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New Jersey Sen. Bob Menendez to run for reelection as independent

Former agriculture official testifies in bribery trial of N.J. Sen. Bob Menendez
Former agriculture official testifies in bribery trial of N.J. Sen. Bob Menendez 00:56

Washington — Sen. Bob Menendez, a New Jersey Democrat, has decided to seek reelection as an independent as his trial on federal bribery charges is underway. 

According to the New Jersey Division of Elections' website, his petition to run as an independent candidate was filed Monday and had nearly 2,500 signatures. Menendez needed 800 signatures to gain ballot access. 

"It displeases me to have to go this route, thanks to overzealous prosecutors, but I will do what must be done to continue to uphold my oath of office for my constituents," Menendez said in a statement. "As I have said before; I have committed no crime. I am more confident than ever that New Jerseyans and the rest of the American public will see me exonerated of what I am being accused of, and I will be re-elected to the Senate once again." 

Menendez announced in March that he would not run in the Democratic primary amid allegations that he used his political influence to help three New Jersey businessmen and the governments of Egypt and Qatar. In return, Menendez and his wife, Nadine, received cash, gold bars, a Mercedes convertible, mortgage payments and other gifts, according to prosecutors. 

The three-term senator has resisted intense political pressure to resign and left the door open in his March announcement to running as an independent if he's exonerated this summer. 

"Unfortunately, the present accusations I am facing, of which I am innocent and will prove so, will not allow me to have that type of dialogue and debate with political opponents that have already made it the cornerstone of their campaign," Menendez said at the time. 

The filing deadline to run as an independent is Tuesday, but candidates have until Aug. 16 to withdraw from the race and avoid appearing on the ballot, so if Menendez were to be convicted before then, he would be able to end his candidacy in time to remove his name from the ballot. 

Menendez's trial could last another month. 

Prosecutors have portrayed Menendez as a "corrupt" politician who "put his power up for sale" in the pursuit of lucrative bribes, detailing a complex scheme that involved a halal meat monopoly, the Egyptian and Qatari governments and several criminal investigations. 

Menendez is being tried alongside two New Jersey businessmen — Wael Hana, owner of the halal meat company IS EG Halal, and Fred Daibes, a real estate developer. All three have pleaded not guilty. 

A third businessman who was indicted, Jose Uribe, pleaded guilty in March and confessed to buying Menendez's wife a $60,000 Mercedes to influence the senator.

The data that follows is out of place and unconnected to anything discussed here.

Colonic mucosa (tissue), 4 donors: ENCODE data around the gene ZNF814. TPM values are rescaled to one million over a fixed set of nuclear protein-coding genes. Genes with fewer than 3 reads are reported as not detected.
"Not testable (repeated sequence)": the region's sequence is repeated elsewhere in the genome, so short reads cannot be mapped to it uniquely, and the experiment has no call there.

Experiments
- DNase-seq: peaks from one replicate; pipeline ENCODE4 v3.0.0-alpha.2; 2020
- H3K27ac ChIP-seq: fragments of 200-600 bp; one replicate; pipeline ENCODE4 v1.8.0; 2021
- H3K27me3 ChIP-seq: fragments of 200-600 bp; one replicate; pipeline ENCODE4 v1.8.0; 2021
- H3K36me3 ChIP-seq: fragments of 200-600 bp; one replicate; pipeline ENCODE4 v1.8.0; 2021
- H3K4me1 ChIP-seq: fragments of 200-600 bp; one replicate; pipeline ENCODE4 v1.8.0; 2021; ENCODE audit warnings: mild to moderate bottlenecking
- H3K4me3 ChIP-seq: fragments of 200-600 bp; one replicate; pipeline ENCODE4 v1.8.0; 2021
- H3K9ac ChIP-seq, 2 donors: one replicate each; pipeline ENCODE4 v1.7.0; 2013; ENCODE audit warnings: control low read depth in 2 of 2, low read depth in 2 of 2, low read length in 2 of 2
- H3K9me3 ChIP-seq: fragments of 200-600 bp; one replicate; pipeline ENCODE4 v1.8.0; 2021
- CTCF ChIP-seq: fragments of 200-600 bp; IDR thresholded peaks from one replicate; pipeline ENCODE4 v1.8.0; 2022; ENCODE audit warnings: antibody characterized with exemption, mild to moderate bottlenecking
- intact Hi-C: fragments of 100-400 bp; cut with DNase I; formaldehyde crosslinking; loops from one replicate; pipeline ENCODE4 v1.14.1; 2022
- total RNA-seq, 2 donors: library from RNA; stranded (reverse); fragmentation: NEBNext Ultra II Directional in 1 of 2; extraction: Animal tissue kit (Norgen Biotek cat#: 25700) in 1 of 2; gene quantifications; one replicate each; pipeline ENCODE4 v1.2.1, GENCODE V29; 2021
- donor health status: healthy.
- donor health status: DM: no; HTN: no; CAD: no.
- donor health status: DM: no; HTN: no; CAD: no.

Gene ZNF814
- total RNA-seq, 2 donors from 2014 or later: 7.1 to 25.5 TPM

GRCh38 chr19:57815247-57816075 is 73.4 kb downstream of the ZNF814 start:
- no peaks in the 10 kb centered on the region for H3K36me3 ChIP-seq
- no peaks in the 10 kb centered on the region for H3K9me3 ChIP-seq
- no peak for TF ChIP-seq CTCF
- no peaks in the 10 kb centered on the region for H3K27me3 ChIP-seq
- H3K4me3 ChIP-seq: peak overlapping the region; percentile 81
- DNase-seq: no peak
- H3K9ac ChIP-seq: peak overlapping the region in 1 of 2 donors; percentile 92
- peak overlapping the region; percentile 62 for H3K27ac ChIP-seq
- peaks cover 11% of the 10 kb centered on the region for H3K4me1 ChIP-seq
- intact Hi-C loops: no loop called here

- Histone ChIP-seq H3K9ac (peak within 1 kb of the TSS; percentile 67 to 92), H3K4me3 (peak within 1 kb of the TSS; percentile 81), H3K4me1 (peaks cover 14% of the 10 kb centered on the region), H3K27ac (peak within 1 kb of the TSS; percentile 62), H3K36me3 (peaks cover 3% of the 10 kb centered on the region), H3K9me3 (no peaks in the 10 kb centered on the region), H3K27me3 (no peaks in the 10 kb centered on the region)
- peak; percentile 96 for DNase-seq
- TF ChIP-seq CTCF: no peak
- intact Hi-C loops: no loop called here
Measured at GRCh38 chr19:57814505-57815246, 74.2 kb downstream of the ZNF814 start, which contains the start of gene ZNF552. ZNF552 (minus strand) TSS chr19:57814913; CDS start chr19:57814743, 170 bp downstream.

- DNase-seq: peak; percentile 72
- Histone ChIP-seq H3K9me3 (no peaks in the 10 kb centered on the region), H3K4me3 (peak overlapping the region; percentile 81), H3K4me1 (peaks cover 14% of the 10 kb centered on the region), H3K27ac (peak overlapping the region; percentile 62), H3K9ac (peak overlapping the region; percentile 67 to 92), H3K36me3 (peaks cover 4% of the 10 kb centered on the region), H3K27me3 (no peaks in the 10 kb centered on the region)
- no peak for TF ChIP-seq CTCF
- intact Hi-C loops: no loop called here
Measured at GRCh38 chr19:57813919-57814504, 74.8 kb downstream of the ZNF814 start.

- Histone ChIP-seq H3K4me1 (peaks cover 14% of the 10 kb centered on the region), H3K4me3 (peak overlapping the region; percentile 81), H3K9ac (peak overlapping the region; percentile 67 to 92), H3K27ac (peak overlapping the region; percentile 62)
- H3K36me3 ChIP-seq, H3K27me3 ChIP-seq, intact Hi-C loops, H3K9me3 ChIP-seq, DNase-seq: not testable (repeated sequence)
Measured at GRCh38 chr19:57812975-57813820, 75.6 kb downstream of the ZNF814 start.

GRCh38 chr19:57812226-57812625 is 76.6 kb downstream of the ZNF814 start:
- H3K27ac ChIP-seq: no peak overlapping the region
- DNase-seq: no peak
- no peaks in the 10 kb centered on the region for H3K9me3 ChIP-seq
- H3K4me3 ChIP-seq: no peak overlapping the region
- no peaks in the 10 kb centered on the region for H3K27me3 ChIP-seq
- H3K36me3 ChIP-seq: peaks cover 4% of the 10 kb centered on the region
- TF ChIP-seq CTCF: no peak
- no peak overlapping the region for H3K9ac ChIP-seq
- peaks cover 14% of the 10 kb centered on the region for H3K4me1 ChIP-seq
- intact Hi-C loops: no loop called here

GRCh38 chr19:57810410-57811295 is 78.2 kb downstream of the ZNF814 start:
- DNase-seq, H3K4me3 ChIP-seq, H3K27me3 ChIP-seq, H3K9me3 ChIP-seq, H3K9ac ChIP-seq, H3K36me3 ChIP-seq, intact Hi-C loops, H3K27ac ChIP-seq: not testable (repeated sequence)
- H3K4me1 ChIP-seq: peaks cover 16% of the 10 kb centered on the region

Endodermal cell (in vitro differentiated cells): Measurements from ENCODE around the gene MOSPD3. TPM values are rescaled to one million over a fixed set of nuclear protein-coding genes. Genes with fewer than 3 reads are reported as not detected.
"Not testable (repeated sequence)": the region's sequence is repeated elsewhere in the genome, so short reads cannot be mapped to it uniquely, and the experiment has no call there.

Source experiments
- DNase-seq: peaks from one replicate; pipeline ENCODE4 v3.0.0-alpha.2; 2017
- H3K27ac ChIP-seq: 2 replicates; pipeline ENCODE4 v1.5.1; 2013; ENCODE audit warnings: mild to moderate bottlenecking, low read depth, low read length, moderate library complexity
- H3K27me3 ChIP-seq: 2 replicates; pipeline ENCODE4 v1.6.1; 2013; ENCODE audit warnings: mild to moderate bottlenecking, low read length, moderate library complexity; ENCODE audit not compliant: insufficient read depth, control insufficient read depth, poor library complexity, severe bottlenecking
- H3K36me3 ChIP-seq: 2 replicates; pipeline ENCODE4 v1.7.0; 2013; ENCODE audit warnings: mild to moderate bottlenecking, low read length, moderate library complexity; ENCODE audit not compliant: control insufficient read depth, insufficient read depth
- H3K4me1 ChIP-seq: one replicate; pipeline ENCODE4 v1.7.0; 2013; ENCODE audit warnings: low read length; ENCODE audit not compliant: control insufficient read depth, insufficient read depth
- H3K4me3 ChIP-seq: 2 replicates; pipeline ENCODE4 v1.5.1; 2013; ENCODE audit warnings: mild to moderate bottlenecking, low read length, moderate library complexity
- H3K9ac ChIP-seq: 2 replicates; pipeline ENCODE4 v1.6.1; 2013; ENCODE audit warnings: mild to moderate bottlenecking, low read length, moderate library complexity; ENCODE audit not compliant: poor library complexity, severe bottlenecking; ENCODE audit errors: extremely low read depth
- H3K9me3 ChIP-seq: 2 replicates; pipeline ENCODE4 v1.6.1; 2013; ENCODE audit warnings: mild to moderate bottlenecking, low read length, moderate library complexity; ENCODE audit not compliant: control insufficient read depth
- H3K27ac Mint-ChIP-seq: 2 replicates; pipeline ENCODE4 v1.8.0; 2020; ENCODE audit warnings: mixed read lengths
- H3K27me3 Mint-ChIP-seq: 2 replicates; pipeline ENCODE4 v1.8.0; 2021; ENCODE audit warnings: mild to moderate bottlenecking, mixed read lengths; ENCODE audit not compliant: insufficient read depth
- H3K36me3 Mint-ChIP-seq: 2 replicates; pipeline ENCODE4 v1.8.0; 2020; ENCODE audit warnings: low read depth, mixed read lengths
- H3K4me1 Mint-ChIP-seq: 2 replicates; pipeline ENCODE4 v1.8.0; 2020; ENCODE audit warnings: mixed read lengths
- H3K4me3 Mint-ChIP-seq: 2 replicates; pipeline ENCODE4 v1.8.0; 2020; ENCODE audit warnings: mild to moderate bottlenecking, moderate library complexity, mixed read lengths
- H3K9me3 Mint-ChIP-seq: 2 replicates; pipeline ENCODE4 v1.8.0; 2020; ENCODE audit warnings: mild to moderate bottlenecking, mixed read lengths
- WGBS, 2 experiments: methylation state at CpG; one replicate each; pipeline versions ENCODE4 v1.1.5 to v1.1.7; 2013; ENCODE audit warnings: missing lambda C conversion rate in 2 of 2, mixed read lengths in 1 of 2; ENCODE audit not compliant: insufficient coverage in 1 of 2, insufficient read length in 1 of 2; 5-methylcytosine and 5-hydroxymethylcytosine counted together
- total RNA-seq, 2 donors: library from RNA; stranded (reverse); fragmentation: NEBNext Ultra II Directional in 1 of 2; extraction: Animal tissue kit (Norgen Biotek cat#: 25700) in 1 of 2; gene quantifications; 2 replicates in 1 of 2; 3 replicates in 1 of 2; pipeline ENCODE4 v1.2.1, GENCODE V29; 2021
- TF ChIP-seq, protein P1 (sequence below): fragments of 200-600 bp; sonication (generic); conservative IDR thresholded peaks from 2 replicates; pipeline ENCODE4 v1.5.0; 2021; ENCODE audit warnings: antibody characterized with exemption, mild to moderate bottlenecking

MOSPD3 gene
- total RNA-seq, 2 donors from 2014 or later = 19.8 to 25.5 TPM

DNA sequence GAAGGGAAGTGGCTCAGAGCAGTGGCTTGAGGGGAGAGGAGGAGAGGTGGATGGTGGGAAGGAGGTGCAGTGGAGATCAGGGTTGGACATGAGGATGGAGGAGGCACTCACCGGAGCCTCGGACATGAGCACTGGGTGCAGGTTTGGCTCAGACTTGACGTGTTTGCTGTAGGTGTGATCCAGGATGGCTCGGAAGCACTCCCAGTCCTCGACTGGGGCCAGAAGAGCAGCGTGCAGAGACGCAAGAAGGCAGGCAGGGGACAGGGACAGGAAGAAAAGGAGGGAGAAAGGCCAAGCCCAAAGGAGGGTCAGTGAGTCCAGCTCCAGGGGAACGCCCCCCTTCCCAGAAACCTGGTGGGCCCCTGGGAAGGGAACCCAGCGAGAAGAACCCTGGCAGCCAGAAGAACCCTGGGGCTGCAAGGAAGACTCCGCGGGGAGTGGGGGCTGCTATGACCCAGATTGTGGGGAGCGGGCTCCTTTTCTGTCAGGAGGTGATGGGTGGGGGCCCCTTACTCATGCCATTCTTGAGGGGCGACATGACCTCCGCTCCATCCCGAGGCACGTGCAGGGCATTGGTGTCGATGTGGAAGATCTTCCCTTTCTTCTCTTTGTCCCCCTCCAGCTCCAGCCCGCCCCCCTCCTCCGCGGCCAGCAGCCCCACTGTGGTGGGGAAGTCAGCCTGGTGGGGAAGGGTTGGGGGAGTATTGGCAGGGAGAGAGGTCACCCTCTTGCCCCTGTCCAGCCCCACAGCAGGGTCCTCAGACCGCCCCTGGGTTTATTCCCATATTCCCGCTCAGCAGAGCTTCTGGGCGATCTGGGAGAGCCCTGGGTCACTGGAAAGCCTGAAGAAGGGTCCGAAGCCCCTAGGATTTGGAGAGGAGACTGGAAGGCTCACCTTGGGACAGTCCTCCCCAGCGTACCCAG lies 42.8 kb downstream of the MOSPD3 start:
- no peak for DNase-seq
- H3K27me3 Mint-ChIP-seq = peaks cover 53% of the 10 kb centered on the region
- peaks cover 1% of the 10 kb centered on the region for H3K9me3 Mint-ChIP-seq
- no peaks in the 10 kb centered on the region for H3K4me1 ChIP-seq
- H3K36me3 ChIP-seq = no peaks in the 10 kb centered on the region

During Menendez's trial, his counsel has been pinning the blame on his wife, who is undergoing treatment for breast cancer and is expected to go on trial later this summer. Nadine Menendez kept her husband in the dark about her financial challenges and dealings with the businessmen, the senator's attorney argued during opening statements. His attorneys claimed that gold bars seized from the couple's home belonged to Nadine Menendez, and the senator did not have a key to the locked closet in which they were discovered. Nadine Menendez has also pleaded not guilty. 

After the initial indictment was unsealed in September, Menendez was abandoned by Democratic allies, including New Jersey Sen. Cory Booker, who appeared as a character witness in Menendez's first federal bribery trial in 2017, which ended in a mistrial. 

Booker told CBS News last month he was "not paying attention" to Menendez's potential run as an independent. 

"I called on him to resign and step down," Booker said. "He deserves, right now, a fair trial. He deserves the presumption of innocence like everybody does."

Primary polls, some which included Menendez before he made the decision not to run as a Democrat, have shown Rep. Andy Kim trouncing his Democratic opponents. Kim was the first member of New Jersey's congressional delegation to call for Menendez's resignation.

"Americans are fed up with politicians putting their own personal benefit ahead of what's right for the country. Everyone knows Bob Menendez isn't running for the people of New Jersey, he's doing it for himself. It's beyond time for change and I'm stepping up to restore integrity back into the U.S. Senate," Kim said in a statement Monday. 

Sen. Dick Durbin, and Illinois Democrat, told reporters Monday he was "certainly" concerned about the embattled senator jeopardizing Democrats' ability to hang on to the seat with his third-party bid. 

"I'm not sure he's ready for my advice," Durbin said. 

Menendez has spent nearly $4.9 million in campaign funds on legal fees since October, according to Federal Election Commission filings. He has about $3.5 million cash on hand and few contributions coming in to his campaign. 

His legal defense fund, which is separate from his campaign account, is bringing in more funds, though he's burning through it quickly. From July 2023 through March 2024, Menendez pulled in more than $658,000 and had a little more than $112,000 remaining. 

Nikole Killion and Laura Garrison contributed reporting. 

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